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Teen Titans’ Tara Strong On Developing The Voice Of Raven

The voice behind nostalgic properties and modern phenomenons alike, Tara Strong is a major figure in the voice acting world. We spoke to the voice of Bubbles, Raven, and more about the difficulties of the industry and her favorite character to perform.

Innovation & Tech Today: I remember this interview I watched with the cast of Teen Titans, and you were talking about how you mixed together a few different things for the voice of Raven. I think you said you had a base, and then you kind of graveled it up a little bit?

Tara Strong

Tara Strong: Yeah, well, because at the time I was doing maybe three other characters that all, in the character description, would sound like Raven. Depressed teenager, kind of dark, whatever it was, and I was actually doing Batgirl for them at the time, so I couldn’t just do my own voice. Batgirl’s probably the closest thing to my own voice. So I didn’t know where to go to make her sound unique, and then I had finished the audition just sort of playing a little bit, and then I went and I said to the director, “I’ve got one more idea that I could try,” and they really liked that sort of guttural roll that I threw. It was actually kind of a last-minute idea.

I&T Today: What do you think is the most difficult part of voice acting or being a voice actor?

Tara Strong: Well, I’d say the most difficult thing is not, this is going to come off weird, but for me vocally, it’s vocally taxing to do a video game where you’re screaming death sounds for four hours, because when you’re doing an animated series, there’s a cast record, so you get a little break in between you having to speak, but when you’re doing a video game, you’re typically by yourself. Sometimes they won’t hire a voice director. It’ll just be a writer on the game saying, “Hey, can you do this like 50 more death sounds?” Well, then I won’t be able to do any other jobs that week.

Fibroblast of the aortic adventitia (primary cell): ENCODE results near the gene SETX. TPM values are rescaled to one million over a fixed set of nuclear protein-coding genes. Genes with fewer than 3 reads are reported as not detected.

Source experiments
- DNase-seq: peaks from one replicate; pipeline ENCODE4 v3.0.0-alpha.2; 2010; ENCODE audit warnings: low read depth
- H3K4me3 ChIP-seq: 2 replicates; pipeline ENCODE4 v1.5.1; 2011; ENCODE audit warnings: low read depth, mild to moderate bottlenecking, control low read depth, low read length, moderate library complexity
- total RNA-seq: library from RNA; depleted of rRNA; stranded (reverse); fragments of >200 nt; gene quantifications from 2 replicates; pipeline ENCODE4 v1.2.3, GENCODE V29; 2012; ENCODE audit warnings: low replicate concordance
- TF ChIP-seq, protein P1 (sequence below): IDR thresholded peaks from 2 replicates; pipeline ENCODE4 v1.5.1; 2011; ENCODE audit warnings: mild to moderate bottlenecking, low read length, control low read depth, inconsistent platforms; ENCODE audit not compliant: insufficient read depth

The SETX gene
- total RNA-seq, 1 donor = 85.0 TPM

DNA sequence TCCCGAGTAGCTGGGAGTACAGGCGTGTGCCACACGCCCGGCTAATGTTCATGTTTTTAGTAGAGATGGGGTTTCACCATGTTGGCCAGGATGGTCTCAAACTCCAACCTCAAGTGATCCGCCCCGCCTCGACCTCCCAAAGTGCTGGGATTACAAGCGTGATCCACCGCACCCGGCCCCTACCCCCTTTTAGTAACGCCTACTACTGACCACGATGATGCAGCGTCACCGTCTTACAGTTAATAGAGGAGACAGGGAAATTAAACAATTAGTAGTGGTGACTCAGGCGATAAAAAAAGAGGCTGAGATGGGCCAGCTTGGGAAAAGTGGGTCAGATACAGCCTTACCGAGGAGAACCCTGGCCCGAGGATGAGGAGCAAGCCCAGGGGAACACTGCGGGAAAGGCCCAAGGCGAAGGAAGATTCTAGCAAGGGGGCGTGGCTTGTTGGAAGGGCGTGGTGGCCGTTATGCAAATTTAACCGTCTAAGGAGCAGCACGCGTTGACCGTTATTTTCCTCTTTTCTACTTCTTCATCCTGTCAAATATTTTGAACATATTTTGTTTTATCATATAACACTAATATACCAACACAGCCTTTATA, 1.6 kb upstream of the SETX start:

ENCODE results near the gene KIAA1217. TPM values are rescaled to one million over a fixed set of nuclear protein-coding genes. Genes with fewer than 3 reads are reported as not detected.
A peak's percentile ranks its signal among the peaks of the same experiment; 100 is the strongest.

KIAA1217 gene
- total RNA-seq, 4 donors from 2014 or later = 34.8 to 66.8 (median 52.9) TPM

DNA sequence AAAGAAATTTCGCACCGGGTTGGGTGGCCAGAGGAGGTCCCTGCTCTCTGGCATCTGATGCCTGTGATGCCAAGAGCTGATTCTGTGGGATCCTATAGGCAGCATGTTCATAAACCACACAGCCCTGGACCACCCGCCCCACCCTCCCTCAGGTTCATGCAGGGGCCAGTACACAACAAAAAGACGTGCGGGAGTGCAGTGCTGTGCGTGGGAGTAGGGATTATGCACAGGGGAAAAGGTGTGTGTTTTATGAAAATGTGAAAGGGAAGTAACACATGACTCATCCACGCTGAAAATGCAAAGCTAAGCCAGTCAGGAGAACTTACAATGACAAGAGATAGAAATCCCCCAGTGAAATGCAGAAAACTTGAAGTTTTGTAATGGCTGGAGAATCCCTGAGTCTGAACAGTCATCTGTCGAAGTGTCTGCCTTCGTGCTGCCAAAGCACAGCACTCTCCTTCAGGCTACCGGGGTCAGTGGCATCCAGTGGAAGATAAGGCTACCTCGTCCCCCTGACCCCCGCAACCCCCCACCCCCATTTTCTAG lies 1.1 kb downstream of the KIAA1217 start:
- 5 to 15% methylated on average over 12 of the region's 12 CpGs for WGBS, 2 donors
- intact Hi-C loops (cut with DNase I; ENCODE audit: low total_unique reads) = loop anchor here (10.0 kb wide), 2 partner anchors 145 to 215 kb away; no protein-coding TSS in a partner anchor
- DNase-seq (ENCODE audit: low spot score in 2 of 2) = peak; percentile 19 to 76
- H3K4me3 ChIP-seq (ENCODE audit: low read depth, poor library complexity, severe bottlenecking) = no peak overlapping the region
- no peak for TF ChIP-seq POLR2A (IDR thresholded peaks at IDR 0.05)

I&T Today: Right.

Tara Strong: So that can be challenging, and I think the hardest part emotionally is when you’re replaced on something. For instance, we would do the Teen Titans together for something like 17 years, then we started out doing it serious, and now we’re doing this silly iteration, and sometimes they’ll do something and not use us, and that makes us so sad, because like I said, once you create a character, they live in your head, and it’s like, “Wait. That’s, that’s me.” I think that’s probably the hardest part emotionally, is letting go of a role that you really helped bring to life and bring to the world.

Powerpuff was a tough one. You know, Powerpuff Girls, we really created those voices, you know? So it’s like there’s, like I said before, certain ways of pronouncing things that just wouldn’t have existed without us. So it’s like you create these … it’s like you have a kid, and then you have to give your kid away for someone else to raise.

I&T Today: Right.

Tara Strong: But the fans are so great at letting us know how … and by the way, we never get pissed off at the other actors, because it’s a gig. I certainly wasn’t the first person to play Harley. I wasn’t the first Batgirl, so it’s not the actor’s fault, but once you are a role, it’s recognized that you’re that role, and then there’s a replacement for no reason, or just, “Let’s just try this.” If an actor says that doesn’t hurt their feelings, they’re completely lying.

I&T Today: Well, kind of actually along those lines, throughout your career, has there been one character that’s been your absolute favorite to perform?

Tara Strong: Well, I loved doing Fairly OddParents. Teen Titans we love. We had so much fun together. Powerpuff Girls, we had so much fun together. But when people ask what your favorite role was, I always say Melody from The Little Mermaid II, because as a young girl, I loved the first one, and I still have the poster hanging in my childhood bedroom in Toronto. To get to play her daughter and sing with her in the studio was pretty fantastic. She was super …

I&T Today: On the other hand, is there one character that you’ve never voiced before that you would want to do?

Tara Strong: Well, my other answer to that is I would’ve liked to have been one of The Simpsons. They’ve been around a long time.

I&T Today: Absolutely. Is there one Simpsons character you think you’d be kind of perfect for the role of?

Tara Strong: I mean, had I auditioned, maybe one of the kids, but if they were going to do something now, it’d be fun to just come on board as a new character, but once there’s an established show, like Fairly OddParents or Teen Titans, they don’t have that many guest characters, because most of us are versatile and can do a bunch of different voices and a bunch of different characters, and the SAG scale rate is, they can pay you for up to three different characters. So it makes sense for them to bring in someone that can do three different roles, as opposed to someone that can only do one part.

Author Bio: Anthony Elio is the Assistant Editor for Innovation & Tech Today. Outside of writing, he is a drummer, podcast host, sandwich enthusiast, and amateur self-describer.

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Teen Titans’ Tara Strong On Developing The Voice Of Raven

September 6, 2017
By Anthony Elio

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